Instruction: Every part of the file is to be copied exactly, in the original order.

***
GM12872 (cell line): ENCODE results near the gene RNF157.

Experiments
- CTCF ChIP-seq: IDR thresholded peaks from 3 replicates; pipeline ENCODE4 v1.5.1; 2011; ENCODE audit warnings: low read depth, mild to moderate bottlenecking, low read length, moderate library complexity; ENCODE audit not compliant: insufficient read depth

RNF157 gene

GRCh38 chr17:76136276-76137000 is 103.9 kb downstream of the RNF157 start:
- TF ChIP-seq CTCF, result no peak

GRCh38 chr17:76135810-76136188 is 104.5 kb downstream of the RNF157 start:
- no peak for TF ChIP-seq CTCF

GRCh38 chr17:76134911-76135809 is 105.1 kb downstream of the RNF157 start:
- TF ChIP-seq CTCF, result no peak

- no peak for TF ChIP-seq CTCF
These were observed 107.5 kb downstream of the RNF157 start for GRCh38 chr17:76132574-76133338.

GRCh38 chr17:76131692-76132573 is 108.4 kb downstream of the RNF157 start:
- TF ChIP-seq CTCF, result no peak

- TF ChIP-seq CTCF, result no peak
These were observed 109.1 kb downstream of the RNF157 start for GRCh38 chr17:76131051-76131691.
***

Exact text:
GM12872 (cell line): ENCODE results near the gene RNF157.

Experiments
- CTCF ChIP-seq: IDR thresholded peaks from 3 replicates; pipeline ENCODE4 v1.5.1; 2011; ENCODE audit warnings: low read depth, mild to moderate bottlenecking, low read length, moderate library complexity; ENCODE audit not compliant: insufficient read depth

RNF157 gene

GRCh38 chr17:76136276-76137000 is 103.9 kb downstream of the RNF157 start:
- TF ChIP-seq CTCF, result no peak

GRCh38 chr17:76135810-76136188 is 104.5 kb downstream of the RNF157 start:
- no peak for TF ChIP-seq CTCF

GRCh38 chr17:76134911-76135809 is 105.1 kb downstream of the RNF157 start:
- TF ChIP-seq CTCF, result no peak

- no peak for TF ChIP-seq CTCF
These were observed 107.5 kb downstream of the RNF157 start for GRCh38 chr17:76132574-76133338.

GRCh38 chr17:76131692-76132573 is 108.4 kb downstream of the RNF157 start:
- TF ChIP-seq CTCF, result no peak

- TF ChIP-seq CTCF, result no peak
These were observed 109.1 kb downstream of the RNF157 start for GRCh38 chr17:76131051-76131691.